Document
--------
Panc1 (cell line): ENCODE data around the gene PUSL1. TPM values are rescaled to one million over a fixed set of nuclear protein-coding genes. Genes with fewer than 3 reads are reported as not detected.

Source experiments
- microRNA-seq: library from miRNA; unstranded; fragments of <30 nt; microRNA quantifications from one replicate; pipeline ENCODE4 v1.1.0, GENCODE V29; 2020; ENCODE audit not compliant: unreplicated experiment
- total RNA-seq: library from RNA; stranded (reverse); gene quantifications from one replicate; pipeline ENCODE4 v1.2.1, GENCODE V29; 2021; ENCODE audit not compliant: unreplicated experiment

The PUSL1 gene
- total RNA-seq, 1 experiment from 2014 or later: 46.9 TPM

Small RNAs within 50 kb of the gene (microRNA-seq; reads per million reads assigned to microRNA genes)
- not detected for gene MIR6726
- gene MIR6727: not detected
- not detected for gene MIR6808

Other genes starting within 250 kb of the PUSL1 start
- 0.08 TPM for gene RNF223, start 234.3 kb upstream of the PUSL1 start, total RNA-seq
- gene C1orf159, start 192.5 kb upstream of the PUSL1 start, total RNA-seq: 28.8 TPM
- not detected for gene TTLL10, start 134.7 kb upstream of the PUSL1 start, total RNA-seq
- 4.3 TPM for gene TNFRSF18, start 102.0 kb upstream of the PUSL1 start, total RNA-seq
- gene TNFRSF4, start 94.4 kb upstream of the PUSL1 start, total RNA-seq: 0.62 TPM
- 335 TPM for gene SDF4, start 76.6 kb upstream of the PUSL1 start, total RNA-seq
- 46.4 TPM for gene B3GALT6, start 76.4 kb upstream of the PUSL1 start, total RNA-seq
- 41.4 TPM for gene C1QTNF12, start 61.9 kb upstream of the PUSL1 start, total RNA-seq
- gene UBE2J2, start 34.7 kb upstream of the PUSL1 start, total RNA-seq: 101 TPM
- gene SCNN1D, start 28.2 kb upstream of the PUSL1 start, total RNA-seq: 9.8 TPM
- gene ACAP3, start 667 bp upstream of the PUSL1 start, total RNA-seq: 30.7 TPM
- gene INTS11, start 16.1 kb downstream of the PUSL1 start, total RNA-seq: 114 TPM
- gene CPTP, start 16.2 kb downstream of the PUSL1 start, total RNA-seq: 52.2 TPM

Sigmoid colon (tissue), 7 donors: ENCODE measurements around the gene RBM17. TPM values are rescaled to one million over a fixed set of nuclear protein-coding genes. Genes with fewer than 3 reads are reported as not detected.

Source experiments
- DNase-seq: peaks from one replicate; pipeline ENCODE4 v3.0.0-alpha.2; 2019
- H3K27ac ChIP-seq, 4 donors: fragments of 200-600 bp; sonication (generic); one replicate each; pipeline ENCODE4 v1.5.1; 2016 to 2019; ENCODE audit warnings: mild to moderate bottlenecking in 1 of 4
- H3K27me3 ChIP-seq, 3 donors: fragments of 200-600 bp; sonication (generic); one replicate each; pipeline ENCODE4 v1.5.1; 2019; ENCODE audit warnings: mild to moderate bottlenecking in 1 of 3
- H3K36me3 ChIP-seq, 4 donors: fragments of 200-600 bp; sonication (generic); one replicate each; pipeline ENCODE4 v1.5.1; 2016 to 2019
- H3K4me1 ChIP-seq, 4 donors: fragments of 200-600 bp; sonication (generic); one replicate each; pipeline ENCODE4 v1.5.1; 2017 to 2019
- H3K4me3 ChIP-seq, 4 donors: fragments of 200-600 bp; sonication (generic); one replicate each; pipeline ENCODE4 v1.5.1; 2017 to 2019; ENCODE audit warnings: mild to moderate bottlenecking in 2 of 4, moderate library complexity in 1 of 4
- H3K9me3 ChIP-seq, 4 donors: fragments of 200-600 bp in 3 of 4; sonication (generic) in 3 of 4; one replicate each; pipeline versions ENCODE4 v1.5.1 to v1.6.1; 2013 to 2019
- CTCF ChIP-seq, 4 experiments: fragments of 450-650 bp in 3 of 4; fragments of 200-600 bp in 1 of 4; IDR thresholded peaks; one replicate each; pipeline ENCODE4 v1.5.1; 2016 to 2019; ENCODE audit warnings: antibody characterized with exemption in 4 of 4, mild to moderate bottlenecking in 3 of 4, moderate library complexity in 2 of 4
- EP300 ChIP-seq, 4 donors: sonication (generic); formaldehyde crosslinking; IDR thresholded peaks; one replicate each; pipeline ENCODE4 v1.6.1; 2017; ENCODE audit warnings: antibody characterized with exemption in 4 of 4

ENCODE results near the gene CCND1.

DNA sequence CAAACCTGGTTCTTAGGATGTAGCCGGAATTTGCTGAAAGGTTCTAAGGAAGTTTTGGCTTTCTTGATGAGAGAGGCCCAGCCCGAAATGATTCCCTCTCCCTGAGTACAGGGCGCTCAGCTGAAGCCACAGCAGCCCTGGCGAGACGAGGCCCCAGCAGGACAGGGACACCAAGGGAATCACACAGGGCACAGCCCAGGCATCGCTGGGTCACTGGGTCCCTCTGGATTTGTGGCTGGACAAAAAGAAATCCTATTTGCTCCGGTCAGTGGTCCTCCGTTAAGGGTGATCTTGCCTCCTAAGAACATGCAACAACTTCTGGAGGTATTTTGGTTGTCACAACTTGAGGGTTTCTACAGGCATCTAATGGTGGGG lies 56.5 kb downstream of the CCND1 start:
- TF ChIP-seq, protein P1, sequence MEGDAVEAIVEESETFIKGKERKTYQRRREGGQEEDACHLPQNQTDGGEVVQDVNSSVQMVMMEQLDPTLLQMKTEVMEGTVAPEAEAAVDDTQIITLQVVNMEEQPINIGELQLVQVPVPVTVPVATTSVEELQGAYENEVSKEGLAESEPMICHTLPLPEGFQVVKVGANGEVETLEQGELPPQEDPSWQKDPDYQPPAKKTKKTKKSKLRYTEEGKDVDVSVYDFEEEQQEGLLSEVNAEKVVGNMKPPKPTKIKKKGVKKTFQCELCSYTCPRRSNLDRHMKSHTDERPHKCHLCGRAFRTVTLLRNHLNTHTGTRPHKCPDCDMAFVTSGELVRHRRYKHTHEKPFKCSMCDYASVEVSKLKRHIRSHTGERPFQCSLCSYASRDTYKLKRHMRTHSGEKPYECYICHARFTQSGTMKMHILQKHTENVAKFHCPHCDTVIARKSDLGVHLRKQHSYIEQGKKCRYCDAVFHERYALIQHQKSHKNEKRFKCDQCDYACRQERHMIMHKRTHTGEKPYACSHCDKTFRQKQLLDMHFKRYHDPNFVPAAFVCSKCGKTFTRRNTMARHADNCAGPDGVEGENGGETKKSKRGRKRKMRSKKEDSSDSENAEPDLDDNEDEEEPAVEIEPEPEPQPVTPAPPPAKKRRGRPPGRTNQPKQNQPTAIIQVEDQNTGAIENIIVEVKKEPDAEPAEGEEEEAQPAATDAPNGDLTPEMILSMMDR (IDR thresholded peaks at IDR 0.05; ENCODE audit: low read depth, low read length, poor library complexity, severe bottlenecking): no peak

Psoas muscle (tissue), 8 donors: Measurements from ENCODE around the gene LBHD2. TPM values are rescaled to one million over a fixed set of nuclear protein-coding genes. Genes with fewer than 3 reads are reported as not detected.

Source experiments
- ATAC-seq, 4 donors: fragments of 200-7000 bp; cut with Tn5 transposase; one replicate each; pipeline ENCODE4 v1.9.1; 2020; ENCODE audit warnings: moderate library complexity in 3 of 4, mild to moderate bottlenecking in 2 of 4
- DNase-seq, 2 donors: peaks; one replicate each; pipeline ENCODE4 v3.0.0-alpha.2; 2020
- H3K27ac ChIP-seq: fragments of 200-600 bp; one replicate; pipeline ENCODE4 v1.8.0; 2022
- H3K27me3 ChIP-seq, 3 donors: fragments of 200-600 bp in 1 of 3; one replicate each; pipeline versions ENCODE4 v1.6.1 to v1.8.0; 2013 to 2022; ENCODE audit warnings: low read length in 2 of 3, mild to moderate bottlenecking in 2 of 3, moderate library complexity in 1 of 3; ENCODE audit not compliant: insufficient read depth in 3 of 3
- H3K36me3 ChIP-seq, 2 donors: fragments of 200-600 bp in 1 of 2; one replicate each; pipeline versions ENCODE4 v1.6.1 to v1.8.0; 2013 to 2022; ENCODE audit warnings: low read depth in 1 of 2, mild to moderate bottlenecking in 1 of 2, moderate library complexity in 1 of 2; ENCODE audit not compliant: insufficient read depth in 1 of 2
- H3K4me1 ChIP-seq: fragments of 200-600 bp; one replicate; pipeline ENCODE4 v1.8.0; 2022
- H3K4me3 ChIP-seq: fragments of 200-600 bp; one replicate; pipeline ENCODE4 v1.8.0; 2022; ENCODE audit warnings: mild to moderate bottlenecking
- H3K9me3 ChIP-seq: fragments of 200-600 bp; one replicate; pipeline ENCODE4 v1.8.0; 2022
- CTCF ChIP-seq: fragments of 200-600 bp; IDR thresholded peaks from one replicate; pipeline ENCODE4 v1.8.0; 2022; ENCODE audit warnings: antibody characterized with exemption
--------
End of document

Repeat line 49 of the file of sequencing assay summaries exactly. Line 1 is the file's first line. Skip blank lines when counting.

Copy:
- CTCF ChIP-seq: fragments of 200-600 bp; IDR thresholded peaks from one replicate; pipeline ENCODE4 v1.8.0; 2022; ENCODE audit warnings: antibody characterized with exemption